You have lots of ideas and numerous potential projects that you’d like to initiate that could improve your business and help you to grow. However, like 98% of start-ups and small businesses, financial and human resources are limited so you have to pick and chose where to focus your efforts. Determining what to spend your limited time and cash on is really difficult.
We had a great example of this in our own company last year. ihateironing started off with the majority of orders coming through our website. Everyone was telling us we needed a new app and we really wanted one. Our issue was that we only had one software developer and therefore we had to prioritise either a slick native app for our customers, or to build out our backend logistics and operations dashboards to give us data and insights. The backend logistics and dashboard work would take almost 6 months to complete and the app 3-4 months.
At the time it felt somewhat dispiriting to see competitors emerging with slick mobile apps who at surface level appeared to the outside world to be more professional operations than us. However, we knew the logistics and data would help us to ensure people’s clothes were looked after properly and returned on time and this was what our customers told us they really cared about. Consequently, we made the decision to prioritise the backend software development that nobody would actually ever see, except our team, and delayed the new mobile app for another 6 months.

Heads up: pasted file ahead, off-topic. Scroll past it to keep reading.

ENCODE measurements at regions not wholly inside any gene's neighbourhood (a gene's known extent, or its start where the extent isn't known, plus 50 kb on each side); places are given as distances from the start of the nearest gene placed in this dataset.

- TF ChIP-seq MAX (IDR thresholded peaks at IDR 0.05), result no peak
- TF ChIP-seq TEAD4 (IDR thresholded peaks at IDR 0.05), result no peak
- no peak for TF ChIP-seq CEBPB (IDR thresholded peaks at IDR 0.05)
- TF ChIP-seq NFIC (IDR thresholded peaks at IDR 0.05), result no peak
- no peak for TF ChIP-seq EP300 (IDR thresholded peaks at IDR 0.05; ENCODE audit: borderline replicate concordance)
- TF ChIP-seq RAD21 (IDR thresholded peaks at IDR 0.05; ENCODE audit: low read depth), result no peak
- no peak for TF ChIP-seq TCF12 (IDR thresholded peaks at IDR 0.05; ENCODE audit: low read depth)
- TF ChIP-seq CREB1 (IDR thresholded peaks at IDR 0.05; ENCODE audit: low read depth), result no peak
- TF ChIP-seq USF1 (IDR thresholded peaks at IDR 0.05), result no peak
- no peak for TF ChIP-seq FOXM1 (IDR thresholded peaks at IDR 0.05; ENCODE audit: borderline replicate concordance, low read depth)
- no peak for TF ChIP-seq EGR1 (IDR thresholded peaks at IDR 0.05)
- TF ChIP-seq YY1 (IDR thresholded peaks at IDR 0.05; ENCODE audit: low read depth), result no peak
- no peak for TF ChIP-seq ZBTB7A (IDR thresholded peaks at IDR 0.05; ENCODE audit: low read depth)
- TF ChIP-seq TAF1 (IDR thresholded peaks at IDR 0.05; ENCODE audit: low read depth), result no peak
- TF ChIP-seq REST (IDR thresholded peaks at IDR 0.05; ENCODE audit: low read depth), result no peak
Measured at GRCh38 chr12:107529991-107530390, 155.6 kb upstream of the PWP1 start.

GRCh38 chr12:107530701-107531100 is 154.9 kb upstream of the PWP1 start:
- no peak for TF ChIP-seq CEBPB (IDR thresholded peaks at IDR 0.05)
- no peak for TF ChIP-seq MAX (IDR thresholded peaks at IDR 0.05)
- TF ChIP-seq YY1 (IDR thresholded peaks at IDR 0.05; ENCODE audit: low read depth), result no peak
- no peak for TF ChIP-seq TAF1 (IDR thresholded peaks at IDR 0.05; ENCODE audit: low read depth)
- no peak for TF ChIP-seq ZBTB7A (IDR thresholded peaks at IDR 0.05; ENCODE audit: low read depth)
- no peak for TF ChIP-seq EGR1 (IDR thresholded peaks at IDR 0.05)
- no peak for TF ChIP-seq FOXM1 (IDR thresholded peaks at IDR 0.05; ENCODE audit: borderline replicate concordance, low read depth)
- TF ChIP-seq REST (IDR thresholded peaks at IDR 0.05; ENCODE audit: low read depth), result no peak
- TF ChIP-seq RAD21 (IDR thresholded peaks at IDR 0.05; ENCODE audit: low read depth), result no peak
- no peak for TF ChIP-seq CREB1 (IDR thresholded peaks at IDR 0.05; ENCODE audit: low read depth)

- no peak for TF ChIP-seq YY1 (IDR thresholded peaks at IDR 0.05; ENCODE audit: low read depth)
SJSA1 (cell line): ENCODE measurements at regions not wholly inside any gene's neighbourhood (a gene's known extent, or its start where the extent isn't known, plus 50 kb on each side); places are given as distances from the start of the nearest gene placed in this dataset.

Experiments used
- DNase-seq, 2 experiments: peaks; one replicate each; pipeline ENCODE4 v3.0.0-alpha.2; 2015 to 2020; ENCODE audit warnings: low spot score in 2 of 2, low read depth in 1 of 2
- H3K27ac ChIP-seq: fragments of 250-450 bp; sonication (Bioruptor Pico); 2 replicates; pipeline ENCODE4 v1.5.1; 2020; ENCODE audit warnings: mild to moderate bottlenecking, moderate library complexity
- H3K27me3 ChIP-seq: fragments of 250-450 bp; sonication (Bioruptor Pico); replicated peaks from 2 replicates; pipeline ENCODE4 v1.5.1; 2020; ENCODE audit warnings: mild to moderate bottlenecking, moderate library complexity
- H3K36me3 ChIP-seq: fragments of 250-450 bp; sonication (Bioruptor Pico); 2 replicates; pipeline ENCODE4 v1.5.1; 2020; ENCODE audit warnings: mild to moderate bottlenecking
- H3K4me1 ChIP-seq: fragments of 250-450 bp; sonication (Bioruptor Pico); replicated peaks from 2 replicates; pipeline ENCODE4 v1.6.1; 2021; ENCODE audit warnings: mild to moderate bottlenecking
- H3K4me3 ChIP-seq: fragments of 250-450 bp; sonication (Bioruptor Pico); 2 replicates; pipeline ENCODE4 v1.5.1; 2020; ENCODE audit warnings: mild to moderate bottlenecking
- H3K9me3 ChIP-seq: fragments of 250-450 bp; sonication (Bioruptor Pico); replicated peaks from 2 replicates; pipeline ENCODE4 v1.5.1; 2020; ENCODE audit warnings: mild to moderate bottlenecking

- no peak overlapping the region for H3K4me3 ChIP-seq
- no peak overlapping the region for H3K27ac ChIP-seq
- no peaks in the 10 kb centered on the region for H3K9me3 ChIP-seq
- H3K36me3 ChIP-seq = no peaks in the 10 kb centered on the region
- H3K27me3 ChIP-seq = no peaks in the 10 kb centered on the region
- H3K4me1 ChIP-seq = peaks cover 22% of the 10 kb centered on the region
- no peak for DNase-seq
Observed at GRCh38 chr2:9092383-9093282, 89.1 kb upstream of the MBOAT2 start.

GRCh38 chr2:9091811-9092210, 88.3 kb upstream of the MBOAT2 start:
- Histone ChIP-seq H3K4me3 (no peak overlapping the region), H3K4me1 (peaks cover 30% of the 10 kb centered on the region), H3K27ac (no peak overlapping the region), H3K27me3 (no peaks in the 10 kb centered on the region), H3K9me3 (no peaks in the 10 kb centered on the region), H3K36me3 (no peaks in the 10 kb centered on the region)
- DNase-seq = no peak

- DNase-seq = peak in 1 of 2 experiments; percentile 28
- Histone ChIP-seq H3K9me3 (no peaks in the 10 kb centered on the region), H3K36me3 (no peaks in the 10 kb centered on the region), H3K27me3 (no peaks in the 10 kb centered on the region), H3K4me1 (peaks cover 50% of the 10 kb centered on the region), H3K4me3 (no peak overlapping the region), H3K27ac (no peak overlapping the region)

During that 6 months we grew very quickly and new backend software helped us to ensure that even with the growth, customers got their clothes picked up and returned back on time, beautifully cleaned and crisply pressed. There was an occasional customer request for a new app - but it was always an after note to compliments about how great the service was.
We certainly don’t manage to prioritise our projects correctly every time, but we got it right this time because we really understood what was important to our customers. They were prepared to wait for the app, but they wouldn’t have stayed with us if the cleaning or deliveries weren’t on point.
Having seen competitors come and go it’s amazing how many business don’t really understand what their customers want and value. If you’re not sure what’s really important to your customers, get out of the office and spend time listening to your customers to find out what they really care about.
By Matt Connelly, founder and CEO, ihateironing